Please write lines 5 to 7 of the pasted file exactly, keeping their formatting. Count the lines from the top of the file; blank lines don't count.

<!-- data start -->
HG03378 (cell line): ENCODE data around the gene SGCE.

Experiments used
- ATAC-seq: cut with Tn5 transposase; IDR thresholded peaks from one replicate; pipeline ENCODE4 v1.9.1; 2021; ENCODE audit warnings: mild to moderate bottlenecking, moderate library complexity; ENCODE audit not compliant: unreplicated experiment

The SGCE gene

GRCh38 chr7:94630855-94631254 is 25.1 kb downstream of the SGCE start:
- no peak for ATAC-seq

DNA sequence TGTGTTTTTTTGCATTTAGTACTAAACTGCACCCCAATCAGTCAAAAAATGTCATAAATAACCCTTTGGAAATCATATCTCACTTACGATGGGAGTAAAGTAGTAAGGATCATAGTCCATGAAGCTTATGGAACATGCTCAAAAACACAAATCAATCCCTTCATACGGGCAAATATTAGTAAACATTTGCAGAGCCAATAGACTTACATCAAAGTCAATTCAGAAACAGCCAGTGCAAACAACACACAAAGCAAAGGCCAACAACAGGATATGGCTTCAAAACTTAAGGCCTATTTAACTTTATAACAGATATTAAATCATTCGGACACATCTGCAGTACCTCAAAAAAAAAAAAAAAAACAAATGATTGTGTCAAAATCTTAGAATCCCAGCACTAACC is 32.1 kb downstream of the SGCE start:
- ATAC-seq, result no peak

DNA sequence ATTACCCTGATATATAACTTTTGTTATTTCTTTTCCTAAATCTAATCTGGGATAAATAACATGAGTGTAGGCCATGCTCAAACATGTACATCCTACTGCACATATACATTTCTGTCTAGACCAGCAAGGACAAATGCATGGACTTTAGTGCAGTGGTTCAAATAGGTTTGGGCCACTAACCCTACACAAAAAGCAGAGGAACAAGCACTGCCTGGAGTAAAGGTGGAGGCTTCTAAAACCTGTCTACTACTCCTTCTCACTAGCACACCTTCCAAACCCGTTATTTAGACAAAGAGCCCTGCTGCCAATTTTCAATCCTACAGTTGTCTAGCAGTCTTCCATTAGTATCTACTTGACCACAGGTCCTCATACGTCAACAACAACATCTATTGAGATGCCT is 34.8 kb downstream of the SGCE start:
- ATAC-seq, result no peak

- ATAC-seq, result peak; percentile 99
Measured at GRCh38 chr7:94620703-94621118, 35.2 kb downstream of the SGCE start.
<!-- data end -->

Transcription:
GRCh38 chr7:94630855-94631254 is 25.1 kb downstream of the SGCE start:
- no peak for ATAC-seq

DNA sequence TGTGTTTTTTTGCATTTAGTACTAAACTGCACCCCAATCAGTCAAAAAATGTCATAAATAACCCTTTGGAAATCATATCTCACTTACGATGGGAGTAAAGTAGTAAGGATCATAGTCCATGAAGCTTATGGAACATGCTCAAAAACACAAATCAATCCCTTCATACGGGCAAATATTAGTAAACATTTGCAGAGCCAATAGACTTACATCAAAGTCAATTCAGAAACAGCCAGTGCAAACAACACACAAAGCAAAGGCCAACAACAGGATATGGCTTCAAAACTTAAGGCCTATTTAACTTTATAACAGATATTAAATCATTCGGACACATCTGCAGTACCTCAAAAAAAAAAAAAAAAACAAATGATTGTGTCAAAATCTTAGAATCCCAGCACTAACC is 32.1 kb downstream of the SGCE start: